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Catawba Crape Myrtle Trees for Sale Online
Purple Catawba Crape Myrtle trees are your go-to blooming tree for a vibrant violet purple in the late summer and through the fall.
These trees make for a lovely specimen tree on a sunny front lawn or paired together to frame a walkway or doorway. It grows up to only 10 or 15 feet tall at a moderate pace.
As long as the soil is well-draining and your tree has the space to grow, it is a relatively easy-going specimen tree, perfect for home landscapers at any level.
These summer flowering trees are great for creating shade over an outdoor living space. Brighten your landscape with green foliage in the spring, lush purple blooms in the summer, and an attractive exfoliating silver bark in the winter.
|10 to 15 Feet
|10 to 12 Feet
|Multi-stemmed deciduous tree
|Upright, rounded canopy
|Violet purple from late summer to mid fall
|Glossy green, orange-red in the fall
|Any well drained soil
|Water well until established
|Extremely attractive when used as a focal point in the mixed border, mass planting, or a specimen planting. Also try them in large containers on the patio
How to Care for Catawba Crape Myrtle
Once you buy a Purple Catawba Crape Myrtle Tree, make sure to read about the care instructions that are recommended to keep this plant healthy and thriving.
How often do I water my Catawba Crape Myrtle?
Catawba Crape Myrtles are tolerant of hotter climates than some other flowering trees, but they need to be watered well while their roots are becoming established. Depending on how hot your area is and how well the local soil drains, you may need to water every other day when you first purchase your Catawba Purple Crape Myrtle. You do not want to run the risk of over-watering, as this could cause root rot or other issues. We recommend that you give your new tree a good watering when first planted, and then monitor your soil for the first few days - it is time to water again when the top 3 inches of soil are dry to the touch. After the first 6 months you should be able to back down and only water when needed.
How do I prune Purple Crepe Myrtles?
Establishing a healthy pruning routine for your Catawba Crape Myrtle is essential to a successful bloom cycle. Aside from shaping the tree to grow in the habit you desire, this is also important so that your tree spends its resources where they are most needed, and they are not spread too thin. We recommend that you prune in the spring, before your crape myrtle has exited its dormancy (since they stay dormant later than other flowering trees). Trim any dead or diseased branches, trim any stems growing from the base that you do not need (i.e. 'sucker' branches), and then trim 1/4 of the remaining branches from within the canopy. This is to help create airflow between the branches, and to prevent any overcrowded branches from rubbing on other limbs and damaging the bark. Be sure to use pruners strong enough for the branch diameter, and sterilize your pruners before you begin.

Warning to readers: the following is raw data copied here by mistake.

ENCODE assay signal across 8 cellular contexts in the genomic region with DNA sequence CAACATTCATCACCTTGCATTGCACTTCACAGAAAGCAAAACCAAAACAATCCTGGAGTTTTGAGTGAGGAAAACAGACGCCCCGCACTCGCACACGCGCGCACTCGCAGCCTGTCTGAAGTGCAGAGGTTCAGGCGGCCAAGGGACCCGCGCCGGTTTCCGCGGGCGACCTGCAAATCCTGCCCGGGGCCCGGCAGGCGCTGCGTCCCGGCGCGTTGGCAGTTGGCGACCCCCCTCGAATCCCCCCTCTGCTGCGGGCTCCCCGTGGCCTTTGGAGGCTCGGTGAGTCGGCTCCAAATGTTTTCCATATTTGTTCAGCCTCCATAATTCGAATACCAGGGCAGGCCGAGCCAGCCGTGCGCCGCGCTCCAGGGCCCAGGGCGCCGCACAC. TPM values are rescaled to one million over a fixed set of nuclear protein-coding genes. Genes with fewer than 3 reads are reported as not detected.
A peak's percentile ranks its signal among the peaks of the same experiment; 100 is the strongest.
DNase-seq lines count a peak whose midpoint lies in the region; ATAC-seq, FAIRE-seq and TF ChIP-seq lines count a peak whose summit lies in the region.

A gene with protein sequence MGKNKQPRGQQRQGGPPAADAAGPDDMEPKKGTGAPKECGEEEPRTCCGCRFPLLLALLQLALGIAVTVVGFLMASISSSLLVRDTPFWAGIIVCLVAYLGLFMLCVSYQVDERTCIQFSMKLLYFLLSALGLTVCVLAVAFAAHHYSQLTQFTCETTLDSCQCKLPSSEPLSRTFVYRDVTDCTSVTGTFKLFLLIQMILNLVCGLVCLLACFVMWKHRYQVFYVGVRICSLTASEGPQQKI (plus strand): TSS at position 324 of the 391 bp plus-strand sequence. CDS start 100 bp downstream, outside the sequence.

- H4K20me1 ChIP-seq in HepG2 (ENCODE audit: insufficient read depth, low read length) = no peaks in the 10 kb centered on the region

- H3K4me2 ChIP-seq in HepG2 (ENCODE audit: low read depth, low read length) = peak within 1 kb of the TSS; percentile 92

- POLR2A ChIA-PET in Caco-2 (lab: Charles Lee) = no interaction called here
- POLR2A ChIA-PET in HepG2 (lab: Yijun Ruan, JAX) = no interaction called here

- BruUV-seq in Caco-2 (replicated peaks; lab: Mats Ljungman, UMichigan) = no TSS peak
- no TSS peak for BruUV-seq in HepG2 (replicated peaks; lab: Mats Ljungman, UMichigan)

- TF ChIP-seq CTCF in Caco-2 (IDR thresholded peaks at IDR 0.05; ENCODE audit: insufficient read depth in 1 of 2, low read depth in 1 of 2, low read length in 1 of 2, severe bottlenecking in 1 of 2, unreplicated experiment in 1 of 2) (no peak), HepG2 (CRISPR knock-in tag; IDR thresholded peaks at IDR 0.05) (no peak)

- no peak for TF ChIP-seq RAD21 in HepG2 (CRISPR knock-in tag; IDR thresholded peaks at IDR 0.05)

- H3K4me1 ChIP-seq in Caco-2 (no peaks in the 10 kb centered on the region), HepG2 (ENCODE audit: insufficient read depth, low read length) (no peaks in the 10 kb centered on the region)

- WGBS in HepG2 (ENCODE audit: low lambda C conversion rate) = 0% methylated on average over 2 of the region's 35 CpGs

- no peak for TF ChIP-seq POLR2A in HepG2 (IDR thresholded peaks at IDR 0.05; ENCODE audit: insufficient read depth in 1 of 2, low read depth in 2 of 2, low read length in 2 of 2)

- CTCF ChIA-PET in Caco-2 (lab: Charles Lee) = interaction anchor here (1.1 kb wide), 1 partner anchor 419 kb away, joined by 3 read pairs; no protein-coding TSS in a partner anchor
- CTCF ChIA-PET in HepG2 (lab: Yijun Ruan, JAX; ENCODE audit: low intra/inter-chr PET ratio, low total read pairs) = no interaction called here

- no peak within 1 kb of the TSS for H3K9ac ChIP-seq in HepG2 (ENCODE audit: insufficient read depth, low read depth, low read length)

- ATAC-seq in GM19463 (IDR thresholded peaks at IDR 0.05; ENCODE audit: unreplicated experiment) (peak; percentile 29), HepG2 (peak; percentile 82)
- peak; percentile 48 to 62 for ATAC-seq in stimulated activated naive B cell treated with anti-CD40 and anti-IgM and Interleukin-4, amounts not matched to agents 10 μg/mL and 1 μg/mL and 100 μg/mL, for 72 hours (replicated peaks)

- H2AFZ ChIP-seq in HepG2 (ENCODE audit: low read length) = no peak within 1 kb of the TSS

Do I need to fertilize Catawba Purple Crape Myrtle Trees?
In order to ensure lots of bright purple flowers absolutely overloading the branches of your Catawba tree, we recommend a regular feeding routine with a tree fertilizer. This way your tree does not need to worry about reserving resources and holding back from its bloom cycle. We recommend using an organic and well-balanced fertilizer every other month from April to August, such as Espoma Tree-tone. You can also use a starter fertilizer when first planting, in order to introduce nutrients and healthy elements to the soil. Espoma Bio-tone Starter Plus is a great way to help give your Catawba Crape Mytle a head start while it is establishing its root system.
How do I plant Catawba Crepe Myrtles?
First, dig a hole twice as wide and the same depth as the container your Catawba arrived in. We recommend waiting to do this until the day your tree arrives, and then actually planting your tree the next day. When your tree arrives, you can unbox it, water it and let it adjust to its new environment for a day in a shady location. Shipping shock can do a lot to a tree, so taking each step slowly is wise. When ready to plant, remove the Catawba from the nursery pot, position your tree in the hole, and backfill the hole with a 50/50 mix of native soil and organic compost. Vermiculite or topsoil will also work, but only use a mix, using it without mixing with native soil can cause too much water retention. When finished, pat the soil gently, water thoroughly, and cover the area in 2 to 3 inches of organic hardwood mulch (while leaving space for the trunks).